Following directions in real time

In order to be functional you must be able to follow directions using cognitive skills. Put simply, our brain must be able to process information – especially verbal information such as: “Are you in pain?” or “Please stand up”. The problem lies in cases where patients have sustained an injury to their brain and must now take extra time to decode the commands and turn them around into action as described above. There are many conditions that interfere with psycholinguistic comprehension including aphasia, delirium, encephalopathy, and even poor hearing. The reader should never presuppose one of the former three conditions without first ruling out the effects of hearing loss.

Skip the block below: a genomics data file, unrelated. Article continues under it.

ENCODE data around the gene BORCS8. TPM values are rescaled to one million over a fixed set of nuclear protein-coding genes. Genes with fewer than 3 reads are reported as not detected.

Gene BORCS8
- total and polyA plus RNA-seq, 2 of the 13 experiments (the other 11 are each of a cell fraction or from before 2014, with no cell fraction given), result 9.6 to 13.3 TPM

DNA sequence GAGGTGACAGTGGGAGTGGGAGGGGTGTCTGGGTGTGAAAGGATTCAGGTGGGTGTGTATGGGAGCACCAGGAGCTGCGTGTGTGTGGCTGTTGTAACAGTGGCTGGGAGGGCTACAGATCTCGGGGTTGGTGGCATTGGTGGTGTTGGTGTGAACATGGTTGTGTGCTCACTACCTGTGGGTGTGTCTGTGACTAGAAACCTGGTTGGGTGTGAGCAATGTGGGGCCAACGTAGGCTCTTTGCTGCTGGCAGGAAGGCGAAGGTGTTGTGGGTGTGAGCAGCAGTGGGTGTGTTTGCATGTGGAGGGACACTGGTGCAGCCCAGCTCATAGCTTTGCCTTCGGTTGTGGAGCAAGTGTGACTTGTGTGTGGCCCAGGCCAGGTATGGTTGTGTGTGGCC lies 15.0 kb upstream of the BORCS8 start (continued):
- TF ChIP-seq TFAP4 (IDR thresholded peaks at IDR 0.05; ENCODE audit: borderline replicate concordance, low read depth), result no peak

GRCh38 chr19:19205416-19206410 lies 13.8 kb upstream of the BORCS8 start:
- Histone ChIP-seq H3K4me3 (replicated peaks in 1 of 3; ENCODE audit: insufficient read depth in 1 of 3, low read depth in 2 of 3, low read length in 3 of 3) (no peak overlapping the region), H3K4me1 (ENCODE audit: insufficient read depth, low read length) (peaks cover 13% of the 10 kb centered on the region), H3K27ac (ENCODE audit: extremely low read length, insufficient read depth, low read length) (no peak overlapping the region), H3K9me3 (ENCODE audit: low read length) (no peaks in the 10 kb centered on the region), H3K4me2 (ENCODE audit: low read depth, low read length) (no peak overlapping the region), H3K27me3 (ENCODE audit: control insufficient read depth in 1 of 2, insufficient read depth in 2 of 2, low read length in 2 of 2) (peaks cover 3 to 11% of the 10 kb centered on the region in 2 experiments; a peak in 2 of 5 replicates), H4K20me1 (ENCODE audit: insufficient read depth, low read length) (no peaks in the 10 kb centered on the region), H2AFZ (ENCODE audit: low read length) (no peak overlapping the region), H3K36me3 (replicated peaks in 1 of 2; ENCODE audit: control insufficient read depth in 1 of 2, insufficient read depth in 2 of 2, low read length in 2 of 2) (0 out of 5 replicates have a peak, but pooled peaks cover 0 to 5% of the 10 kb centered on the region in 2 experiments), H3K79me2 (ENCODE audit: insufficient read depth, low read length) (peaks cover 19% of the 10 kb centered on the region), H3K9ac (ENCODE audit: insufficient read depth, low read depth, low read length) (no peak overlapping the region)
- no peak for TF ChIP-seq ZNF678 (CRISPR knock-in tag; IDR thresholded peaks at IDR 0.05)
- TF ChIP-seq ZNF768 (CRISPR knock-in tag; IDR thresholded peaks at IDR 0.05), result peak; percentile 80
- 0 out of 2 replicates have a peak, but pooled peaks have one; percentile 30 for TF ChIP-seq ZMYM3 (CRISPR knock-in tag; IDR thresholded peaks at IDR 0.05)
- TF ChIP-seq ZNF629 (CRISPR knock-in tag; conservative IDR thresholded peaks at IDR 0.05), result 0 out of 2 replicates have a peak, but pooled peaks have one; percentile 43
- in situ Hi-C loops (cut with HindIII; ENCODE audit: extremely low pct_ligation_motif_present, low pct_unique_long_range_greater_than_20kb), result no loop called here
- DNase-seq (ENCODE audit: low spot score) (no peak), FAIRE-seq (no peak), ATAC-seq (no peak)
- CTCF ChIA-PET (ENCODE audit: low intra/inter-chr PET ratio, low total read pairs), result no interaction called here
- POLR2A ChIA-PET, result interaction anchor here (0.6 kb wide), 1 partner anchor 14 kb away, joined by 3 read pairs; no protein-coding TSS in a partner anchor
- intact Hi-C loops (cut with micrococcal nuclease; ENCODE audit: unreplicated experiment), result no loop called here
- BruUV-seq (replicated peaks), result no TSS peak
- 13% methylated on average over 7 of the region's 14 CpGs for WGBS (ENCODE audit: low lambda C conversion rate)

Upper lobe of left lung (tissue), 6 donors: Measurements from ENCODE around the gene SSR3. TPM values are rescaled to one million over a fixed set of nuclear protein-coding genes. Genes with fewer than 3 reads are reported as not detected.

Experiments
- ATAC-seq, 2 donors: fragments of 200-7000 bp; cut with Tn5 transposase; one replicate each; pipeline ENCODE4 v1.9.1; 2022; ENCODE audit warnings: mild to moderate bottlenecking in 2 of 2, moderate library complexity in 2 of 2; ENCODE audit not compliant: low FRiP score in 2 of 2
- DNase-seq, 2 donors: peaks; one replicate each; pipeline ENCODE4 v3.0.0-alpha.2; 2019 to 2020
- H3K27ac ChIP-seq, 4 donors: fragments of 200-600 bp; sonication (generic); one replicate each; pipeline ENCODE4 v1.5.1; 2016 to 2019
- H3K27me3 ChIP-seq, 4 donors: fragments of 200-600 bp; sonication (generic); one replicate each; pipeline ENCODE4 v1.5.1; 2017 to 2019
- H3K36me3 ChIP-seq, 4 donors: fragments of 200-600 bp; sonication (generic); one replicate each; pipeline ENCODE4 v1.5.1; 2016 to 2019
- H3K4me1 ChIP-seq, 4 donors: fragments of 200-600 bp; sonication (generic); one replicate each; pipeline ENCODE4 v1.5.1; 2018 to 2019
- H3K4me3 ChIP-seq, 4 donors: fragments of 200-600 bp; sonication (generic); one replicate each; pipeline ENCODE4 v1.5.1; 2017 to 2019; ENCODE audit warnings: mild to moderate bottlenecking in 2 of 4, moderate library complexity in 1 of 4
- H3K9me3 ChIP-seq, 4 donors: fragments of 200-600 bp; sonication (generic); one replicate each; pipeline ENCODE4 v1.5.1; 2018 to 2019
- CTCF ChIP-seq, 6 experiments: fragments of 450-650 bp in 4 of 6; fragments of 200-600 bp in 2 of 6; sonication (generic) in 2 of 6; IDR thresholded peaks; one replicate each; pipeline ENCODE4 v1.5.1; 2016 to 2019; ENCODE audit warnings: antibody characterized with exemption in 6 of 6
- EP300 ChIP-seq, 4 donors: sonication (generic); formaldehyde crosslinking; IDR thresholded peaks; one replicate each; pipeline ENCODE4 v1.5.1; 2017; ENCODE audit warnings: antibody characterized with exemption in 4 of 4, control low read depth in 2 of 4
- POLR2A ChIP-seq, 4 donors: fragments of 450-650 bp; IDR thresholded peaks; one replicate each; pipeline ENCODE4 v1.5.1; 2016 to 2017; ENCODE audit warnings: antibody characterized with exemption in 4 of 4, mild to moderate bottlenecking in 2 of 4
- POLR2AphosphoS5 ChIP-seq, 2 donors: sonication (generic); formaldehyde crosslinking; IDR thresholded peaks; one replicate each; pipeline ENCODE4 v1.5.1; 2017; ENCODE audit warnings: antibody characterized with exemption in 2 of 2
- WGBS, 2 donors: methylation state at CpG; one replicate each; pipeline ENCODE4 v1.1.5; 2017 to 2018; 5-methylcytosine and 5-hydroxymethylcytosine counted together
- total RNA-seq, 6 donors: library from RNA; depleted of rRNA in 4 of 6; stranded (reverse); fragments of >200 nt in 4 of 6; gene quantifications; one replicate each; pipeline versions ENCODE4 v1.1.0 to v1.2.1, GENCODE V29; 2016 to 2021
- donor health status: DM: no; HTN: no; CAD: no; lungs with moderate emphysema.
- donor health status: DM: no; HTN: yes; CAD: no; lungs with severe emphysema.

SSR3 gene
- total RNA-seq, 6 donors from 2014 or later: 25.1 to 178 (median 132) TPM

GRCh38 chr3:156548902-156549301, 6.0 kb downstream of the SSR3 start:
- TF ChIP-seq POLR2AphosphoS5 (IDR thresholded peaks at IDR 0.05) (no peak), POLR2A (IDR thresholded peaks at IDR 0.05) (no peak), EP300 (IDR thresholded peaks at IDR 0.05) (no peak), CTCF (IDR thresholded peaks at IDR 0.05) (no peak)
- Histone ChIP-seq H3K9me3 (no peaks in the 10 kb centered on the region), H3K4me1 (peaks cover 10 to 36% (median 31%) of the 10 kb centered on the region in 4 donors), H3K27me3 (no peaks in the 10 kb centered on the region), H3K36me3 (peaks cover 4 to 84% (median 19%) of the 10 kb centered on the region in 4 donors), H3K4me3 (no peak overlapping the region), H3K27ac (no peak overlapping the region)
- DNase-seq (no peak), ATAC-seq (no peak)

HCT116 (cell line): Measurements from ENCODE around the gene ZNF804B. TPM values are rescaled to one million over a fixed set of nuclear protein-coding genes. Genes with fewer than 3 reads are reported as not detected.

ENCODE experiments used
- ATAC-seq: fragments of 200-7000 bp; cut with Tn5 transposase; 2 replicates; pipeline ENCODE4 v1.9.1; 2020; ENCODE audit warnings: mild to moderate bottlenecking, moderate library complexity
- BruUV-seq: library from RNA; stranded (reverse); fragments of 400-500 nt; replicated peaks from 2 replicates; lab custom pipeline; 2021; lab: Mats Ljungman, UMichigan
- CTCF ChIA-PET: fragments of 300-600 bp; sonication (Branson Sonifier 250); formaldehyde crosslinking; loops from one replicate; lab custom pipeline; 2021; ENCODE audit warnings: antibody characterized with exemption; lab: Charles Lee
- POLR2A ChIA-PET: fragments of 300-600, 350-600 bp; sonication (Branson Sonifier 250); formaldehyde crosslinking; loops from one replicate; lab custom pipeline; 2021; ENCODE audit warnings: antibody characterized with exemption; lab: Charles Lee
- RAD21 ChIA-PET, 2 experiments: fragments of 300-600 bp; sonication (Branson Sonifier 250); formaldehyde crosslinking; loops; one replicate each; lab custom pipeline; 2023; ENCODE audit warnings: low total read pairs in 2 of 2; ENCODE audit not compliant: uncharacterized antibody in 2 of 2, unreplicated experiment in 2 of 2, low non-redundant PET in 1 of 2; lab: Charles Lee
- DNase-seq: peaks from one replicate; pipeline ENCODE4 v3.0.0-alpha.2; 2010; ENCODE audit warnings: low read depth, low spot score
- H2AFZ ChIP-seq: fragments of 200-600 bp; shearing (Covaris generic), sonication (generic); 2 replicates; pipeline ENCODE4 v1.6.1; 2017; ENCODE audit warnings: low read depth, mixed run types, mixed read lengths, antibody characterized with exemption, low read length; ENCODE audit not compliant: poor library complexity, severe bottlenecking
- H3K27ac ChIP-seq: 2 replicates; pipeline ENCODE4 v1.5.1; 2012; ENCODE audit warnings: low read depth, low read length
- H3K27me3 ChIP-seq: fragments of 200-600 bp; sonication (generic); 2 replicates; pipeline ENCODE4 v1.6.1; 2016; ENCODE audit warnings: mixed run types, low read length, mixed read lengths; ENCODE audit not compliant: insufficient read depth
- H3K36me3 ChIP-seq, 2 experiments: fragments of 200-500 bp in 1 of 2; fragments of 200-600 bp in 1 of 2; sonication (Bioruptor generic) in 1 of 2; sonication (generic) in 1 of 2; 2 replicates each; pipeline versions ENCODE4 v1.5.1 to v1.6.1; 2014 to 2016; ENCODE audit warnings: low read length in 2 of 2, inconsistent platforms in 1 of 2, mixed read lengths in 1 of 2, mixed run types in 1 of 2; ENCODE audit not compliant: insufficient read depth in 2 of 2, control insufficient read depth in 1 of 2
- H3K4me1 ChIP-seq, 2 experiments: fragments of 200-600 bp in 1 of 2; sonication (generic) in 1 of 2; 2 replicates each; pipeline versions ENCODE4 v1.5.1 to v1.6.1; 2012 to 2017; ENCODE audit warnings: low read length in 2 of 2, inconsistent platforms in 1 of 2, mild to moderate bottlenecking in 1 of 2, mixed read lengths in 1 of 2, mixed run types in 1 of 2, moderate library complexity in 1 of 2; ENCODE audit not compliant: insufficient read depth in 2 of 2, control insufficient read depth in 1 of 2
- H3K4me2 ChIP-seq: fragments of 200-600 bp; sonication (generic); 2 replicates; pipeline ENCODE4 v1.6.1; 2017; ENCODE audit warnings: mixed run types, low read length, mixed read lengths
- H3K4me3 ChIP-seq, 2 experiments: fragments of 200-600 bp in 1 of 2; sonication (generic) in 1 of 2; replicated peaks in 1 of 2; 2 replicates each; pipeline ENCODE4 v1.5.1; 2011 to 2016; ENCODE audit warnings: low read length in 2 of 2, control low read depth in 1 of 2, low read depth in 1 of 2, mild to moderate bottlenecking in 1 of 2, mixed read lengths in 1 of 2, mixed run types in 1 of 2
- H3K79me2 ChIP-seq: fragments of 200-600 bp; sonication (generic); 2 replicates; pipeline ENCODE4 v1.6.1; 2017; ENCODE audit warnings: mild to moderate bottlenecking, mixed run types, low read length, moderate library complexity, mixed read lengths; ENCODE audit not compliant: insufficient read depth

What is meant by following directions in real time? If you have ever tried to tell a joke to someone with very poor hearing you must often repeat your words – sometimes over and over. The effects of this have negative impact on real time communications making it almost impossible to impart comedic spontaneity into any conversation for example. This results from the real time failure of verbal understanding or inattention to pragmatic communication, inefficient processing of the sequence of language, inability to concentrate on what is being said and its linguistic salience, or an inability to hear the acoustic sounds as they are being expressed. Real time comprehension refers to the processing of information without delay, as it happens.